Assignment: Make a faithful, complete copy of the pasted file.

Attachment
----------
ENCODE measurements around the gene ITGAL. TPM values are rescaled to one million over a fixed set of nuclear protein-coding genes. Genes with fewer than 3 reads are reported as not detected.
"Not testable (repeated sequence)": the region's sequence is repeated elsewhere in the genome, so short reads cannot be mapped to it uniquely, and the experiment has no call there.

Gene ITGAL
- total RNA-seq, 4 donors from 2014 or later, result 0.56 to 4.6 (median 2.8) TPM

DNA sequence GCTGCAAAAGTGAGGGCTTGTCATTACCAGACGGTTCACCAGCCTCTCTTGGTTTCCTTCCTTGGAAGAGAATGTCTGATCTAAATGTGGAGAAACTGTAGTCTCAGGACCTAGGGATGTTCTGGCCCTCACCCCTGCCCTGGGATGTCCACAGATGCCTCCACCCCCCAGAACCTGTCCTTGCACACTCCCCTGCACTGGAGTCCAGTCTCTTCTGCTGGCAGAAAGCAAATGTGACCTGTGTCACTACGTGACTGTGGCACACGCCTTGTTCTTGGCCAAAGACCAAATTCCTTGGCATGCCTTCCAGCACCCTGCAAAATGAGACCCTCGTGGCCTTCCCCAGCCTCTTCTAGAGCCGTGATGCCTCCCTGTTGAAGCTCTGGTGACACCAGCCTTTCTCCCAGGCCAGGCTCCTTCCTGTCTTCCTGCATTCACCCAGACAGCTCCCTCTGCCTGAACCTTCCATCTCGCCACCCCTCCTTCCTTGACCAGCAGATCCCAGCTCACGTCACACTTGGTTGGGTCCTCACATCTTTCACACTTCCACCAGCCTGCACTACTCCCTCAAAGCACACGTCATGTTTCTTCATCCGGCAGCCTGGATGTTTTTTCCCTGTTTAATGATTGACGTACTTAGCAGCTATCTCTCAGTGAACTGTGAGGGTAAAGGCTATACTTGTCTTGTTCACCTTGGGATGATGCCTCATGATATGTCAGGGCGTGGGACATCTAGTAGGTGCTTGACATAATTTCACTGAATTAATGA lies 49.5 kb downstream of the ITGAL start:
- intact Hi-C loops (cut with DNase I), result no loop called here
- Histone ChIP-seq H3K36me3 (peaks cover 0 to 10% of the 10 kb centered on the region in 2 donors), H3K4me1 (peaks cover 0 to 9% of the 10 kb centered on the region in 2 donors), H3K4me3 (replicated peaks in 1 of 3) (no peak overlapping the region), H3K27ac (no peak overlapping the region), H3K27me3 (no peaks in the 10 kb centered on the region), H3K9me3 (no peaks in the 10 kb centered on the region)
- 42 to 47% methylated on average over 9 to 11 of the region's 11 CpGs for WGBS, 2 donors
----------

ENCODE measurements around the gene ITGAL. TPM values are rescaled to one million over a fixed set of nuclear protein-coding genes. Genes with fewer than 3 reads are reported as not detected.
"Not testable (repeated sequence)": the region's sequence is repeated elsewhere in the genome, so short reads cannot be mapped to it uniquely, and the experiment has no call there.

Gene ITGAL
- total RNA-seq, 4 donors from 2014 or later, result 0.56 to 4.6 (median 2.8) TPM

DNA sequence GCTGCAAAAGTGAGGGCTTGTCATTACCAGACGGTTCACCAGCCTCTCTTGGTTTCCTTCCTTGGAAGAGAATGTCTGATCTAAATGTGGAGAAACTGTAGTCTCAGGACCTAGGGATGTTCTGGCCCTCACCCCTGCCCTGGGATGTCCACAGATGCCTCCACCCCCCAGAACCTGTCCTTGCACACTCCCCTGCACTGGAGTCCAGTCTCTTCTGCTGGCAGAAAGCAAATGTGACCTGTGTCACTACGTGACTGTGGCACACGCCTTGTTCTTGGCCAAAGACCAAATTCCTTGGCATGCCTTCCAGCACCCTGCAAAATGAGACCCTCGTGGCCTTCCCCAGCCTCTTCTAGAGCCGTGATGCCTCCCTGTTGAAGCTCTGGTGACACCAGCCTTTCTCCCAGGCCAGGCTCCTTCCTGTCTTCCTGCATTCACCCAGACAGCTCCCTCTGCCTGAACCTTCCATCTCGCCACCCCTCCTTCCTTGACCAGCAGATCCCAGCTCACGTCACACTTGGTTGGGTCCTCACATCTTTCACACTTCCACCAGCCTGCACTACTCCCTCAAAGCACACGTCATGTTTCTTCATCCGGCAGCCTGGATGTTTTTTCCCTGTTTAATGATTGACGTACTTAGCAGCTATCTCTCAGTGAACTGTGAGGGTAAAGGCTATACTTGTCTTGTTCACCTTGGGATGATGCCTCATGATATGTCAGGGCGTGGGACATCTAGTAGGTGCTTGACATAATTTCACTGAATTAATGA lies 49.5 kb downstream of the ITGAL start:
- intact Hi-C loops (cut with DNase I), result no loop called here
- Histone ChIP-seq H3K36me3 (peaks cover 0 to 10% of the 10 kb centered on the region in 2 donors), H3K4me1 (peaks cover 0 to 9% of the 10 kb centered on the region in 2 donors), H3K4me3 (replicated peaks in 1 of 3) (no peak overlapping the region), H3K27ac (no peak overlapping the region), H3K27me3 (no peaks in the 10 kb centered on the region), H3K9me3 (no peaks in the 10 kb centered on the region)
- 42 to 47% methylated on average over 9 to 11 of the region's 11 CpGs for WGBS, 2 donors